UCLA is taking on USC this weekend at the University of Southern California. No, its not football or basketball, its a hackathon. The Trojan Hack is bringing together programmers from both schools, to build the best apps in a 24 hour competition. The Trojan Hack was created by Ju Hae Lee and Andreas Petasis, two USC students that were inspired by the PennApps contest, and wanted to create a competition so fierce that it would settle the question between USC and UCLA once and for all.
The event starts 6:00 PM Friday, February 3rd and runs until 6:00 PM Saturday, February 4th at the Forum in the Ronald Tutor Campus Center, on the University of Southern California campus. The event isn’t just limited to UCLA and USC students, any college student from a Southern California area school is welcome.
PennApps and the Trojan Hack are both great models for other schools to follow. During a time when many university athletic programs are coming under fire for ethical issues, hackathons have the potential to provide a way for non-athletic university departments to compete and show their dominance in disciplines ranging from computer science to history.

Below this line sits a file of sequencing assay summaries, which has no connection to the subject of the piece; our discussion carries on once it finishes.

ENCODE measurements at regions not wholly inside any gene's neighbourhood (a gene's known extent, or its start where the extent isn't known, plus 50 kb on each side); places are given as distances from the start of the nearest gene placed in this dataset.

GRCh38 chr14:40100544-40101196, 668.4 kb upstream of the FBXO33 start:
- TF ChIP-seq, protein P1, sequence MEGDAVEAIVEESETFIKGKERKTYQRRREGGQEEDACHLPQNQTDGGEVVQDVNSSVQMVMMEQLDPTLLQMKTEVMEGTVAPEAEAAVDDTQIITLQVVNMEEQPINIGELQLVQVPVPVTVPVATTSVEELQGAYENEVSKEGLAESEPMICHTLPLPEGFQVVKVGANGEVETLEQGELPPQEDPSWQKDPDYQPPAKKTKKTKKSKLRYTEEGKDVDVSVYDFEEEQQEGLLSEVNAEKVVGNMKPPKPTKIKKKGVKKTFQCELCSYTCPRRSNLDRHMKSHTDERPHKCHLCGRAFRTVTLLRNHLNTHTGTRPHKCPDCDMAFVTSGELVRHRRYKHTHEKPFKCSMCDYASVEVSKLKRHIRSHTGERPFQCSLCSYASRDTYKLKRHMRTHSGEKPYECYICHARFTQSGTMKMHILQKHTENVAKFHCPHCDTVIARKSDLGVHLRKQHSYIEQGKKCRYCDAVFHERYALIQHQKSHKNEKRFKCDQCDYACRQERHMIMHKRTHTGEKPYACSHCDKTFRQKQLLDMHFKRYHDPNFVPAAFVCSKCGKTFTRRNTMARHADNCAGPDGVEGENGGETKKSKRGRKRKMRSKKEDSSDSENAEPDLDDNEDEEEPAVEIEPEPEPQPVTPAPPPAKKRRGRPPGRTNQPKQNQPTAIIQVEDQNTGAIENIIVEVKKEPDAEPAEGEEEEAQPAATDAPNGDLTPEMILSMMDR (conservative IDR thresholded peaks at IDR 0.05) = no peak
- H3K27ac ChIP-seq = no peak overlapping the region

University hackathons are not just a great way for schools and students to show off their skils. Hackathons provide a rich marketing environment for mobile, web and API platforms, giving them the opportunity to establish an awareness of their platforms, as well as usage by university students, establishing a loyal developer base that will take their API knowledge with them into the workplace, after they graduate.
If you’re in Los Angeles this weekend, make sure and come out to watch the action, and cheer on your favorite school. If you’re a student or faculty at another school, you should consider a hackthon at your campus, and maybe someday we’ll see hackathons rival college athletics for money, spectators and media attention.